Authorities forced protesters in kayaks from a river Thursday in Portland, Oregon, where the demonstrators were trying to stop a Royal Dutch Shell icebreaker from leaving dry dock and joining an Arctic oil drilling operation.
Police also tried to lower protesters who were dangling from a bridge into the water below. Shortly before 6 p.m., the icebreaker managed to slip through the space created after two activists were lowered from their positions.
Portland police spokesman Sgt. Pete Simpson said safety was the main priority as authorities tried to move protesters away from the area. Police and Coast Guard officers were joined by firefighters and a rope rescue team.
"This is, obviously, a very unique situation," he said.
Greenpeace spokeswoman Cassady Sharp said the people on the St. Johns Bridge over the Willamette River would leave peacefully if they thought they were in danger.
"We'll just have to see how their forced removal plays out right now," Sharp said. "Right now, it's definitely kind of a holding pattern."
The move by authorities came hours after a federal judge in Alaska ordered Greenpeace USA to pay a fine of $2,500 for every hour that other protesters dangle from a bridge over the river to block the ship.
The ruling by U.S. District Court Judge Sharon Gleason in Anchorage came hours after the icebreaker appeared to begin heading out of Portland and toward a possible showdown with protesters dangling from a bridge in the hopes of blocking the vessel. The icebreaker, however, retreated just after 7:30 a.m., about a quarter-mile from the bridge, prompting cheers from environmental activists gathered below on a boardwalk.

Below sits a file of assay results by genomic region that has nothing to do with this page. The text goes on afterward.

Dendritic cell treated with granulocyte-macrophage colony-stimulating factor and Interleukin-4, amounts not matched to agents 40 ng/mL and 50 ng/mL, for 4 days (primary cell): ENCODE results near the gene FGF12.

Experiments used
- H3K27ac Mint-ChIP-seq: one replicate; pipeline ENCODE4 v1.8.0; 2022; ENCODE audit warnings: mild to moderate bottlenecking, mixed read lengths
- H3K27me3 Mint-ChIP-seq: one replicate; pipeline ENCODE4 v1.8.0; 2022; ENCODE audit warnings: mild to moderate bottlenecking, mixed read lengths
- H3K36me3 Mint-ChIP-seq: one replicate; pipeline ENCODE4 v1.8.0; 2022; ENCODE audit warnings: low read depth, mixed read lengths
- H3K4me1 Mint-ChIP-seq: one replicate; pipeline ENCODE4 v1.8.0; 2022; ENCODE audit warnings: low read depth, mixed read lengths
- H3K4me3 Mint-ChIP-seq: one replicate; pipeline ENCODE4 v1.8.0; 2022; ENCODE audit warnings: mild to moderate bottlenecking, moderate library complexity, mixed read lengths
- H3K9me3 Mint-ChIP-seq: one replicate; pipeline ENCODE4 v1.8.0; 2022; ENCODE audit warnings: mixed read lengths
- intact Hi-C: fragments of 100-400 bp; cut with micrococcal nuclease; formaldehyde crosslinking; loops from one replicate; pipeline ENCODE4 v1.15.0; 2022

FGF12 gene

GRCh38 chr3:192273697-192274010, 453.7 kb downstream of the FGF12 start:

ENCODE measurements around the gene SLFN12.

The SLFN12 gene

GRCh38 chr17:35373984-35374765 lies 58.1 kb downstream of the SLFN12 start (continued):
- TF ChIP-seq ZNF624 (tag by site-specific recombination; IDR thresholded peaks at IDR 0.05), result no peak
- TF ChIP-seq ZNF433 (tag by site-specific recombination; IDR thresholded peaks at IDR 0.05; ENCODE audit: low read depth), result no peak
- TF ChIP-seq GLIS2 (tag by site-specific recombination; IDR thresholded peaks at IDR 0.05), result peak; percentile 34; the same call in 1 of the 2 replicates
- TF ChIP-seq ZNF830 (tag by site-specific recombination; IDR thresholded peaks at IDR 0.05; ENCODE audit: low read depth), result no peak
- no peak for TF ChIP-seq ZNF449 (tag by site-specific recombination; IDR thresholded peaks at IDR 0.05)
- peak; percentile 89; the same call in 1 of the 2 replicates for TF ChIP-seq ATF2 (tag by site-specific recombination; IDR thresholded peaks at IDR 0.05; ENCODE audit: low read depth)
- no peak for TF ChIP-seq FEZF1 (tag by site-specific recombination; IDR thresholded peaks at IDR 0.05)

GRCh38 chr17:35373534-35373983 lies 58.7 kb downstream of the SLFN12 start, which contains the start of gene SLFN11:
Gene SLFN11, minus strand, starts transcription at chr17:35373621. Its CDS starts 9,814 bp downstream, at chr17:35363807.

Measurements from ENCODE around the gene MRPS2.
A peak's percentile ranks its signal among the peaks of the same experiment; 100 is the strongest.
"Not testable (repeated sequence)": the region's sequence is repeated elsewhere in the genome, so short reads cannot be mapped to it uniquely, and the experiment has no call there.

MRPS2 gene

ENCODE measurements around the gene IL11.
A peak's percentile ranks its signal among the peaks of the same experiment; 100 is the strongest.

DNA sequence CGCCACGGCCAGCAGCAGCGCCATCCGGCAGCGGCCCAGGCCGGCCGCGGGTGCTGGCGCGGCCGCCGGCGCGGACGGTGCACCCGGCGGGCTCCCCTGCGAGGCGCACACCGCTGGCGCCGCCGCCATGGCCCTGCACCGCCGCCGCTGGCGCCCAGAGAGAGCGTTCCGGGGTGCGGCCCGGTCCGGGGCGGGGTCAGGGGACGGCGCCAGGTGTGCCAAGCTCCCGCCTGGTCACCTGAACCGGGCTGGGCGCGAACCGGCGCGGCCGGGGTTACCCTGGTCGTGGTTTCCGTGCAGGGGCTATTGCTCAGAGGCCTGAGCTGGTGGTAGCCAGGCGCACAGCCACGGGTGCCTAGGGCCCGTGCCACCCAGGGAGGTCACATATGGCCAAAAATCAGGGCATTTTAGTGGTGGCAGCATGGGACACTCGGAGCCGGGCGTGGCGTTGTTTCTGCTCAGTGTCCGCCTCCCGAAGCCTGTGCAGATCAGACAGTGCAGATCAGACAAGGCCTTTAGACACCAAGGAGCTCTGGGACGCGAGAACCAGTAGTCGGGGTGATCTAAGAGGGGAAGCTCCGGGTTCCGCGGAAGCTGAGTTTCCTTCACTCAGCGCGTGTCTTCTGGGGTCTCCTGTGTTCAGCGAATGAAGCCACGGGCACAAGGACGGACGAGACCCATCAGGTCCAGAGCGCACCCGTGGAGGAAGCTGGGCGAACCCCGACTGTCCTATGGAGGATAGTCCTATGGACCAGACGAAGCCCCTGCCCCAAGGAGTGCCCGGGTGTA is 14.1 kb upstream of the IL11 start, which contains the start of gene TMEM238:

The judge said Greenpeace is in civil contempt because the protesters, suspended from ropes tied to the St. Johns Bridge, impeded the icebreaker. The fine, now at $2,500 an hour, would jump to $5,000 an hour Friday, $7,500 an hour Saturday, and $10,000 an hour Sunday, according to Gleason's order.
Gleason in May granted Shell's request that activists protesting Shell's Arctic drilling plans be ordered to stay away from Shell vessels and beyond buffer zones.
After the ruling, Greenpeace was trying to determine its next move. "We are confronted with a huge decision, one we cannot make alone," said Greenpeace USA Executive Director Annie Leonard. "Right now we're asking the activists what they think we should do next. As of this moment, the 26 activists will stay in place."
When informed of the court-imposed fine, Georgia Hirsty, a protester who has spent more than a day hanging off the bridge, said, "I would hate to have to bow to that threat."
Shell, in a statement, said it was pleased with the judge's ruling and it respects the rights of protesters "so long as they do so safely and within the boundaries of the law."
The statement, from spokesman Curtis Smith, went on to say, "The staging of protesters in Portland was not safe nor was it lawful."